Neglected by the health system
The armed conflict has left the most directly affected people psychologically scarred for years. However, access to government provided mental healthcare in these isolated villages of the mountains is non-existant. There are no available psychologists to do individual consultations at the primary care level nor in the municipal hospitals, which are very often six hours away on unpaved routes.
MSF psychologists have been providing individual and group therapy sessions in the municipal hospitals and villages in the Cauca mountains. In addition, the MSF psychologists work with the community leaders, health promoters, midwives and teachers in prevention issues. The objective is to train them so they can identify which people need to be transferred to a psychologist or a psychiatrist and so that they can offer some immediate psychological primary care when there is an episode of violence. In 2013, the MSF teams did 974 psychological consultations in this area and trained 2,852 people.
“Many of the people who have suffered sexual violence or armed conflict events recently, or not so recently, and who suffer post-traumatic stress, have never received psychological treatment,” explains Juliana Puerta, MSF psychologist who works in the area. “We find children with post-traumatic stress, with night terrors and enuresis, or who have suffered sexual violence, and adults who suffer from fears and feel very stressed.”
Elvia Pardo’s husband was killed in 2005. It took her eight years to see a psychologist. “When it happened, my younger son was seven years old. He didn't want to go out, he didn't want to go to the river for a walk. He was aggressive. I thought ‘what is wrong with my son?’ and he asked me: ‘Mum, why don't you look for the attacker or give me some clues how to find him?’ There was a rumor that they were going kill me, that they were following me. I left the house thinking I was never going to come back. That someday my three sons wouldn’t return. It was such a terrible fear, that I wanted to lock them up in a box. The nerves were killing me.”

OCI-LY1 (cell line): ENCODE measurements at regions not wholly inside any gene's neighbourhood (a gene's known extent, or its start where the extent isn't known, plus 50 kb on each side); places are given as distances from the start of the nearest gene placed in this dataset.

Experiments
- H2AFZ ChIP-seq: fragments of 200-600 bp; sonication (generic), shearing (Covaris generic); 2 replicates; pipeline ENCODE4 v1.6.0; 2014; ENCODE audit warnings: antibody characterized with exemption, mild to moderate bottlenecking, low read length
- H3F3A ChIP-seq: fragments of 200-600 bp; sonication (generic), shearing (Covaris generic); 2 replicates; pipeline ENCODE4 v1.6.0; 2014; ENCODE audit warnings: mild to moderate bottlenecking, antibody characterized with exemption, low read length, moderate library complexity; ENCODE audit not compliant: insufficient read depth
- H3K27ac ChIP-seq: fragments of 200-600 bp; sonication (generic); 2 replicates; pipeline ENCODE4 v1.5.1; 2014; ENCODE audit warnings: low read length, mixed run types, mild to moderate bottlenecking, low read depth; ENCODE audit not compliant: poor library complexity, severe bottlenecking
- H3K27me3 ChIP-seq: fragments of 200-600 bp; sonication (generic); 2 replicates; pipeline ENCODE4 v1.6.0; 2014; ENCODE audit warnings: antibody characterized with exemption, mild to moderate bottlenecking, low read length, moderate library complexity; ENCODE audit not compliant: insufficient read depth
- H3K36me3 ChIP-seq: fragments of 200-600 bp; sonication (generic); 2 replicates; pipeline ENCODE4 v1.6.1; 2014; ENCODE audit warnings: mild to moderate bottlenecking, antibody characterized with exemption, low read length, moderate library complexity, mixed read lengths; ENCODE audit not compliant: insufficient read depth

Elvia, 57, and her son, 16, started psychological therapy one year ago in Las Guacas, in the town of Corinto, where an MSF team goes once a month. “They told me I shouldn´t live with this pain and that I could overcome it. The therapy has given me motivation and strength and trained me to able to go to the communities and tell them they can carry on. I don´t have that fear anymore and I have managed to get over the death of my husband,” says Elvia, a community leader trained by MSF.
There are plenty of stories that show the magnitude of the fear, the pain and the silence that affect these communities. And they also show their need for access to a psychologist who can help them to close the open wounds and to face their lives while they continue to be condemned to suffer because of the conflict.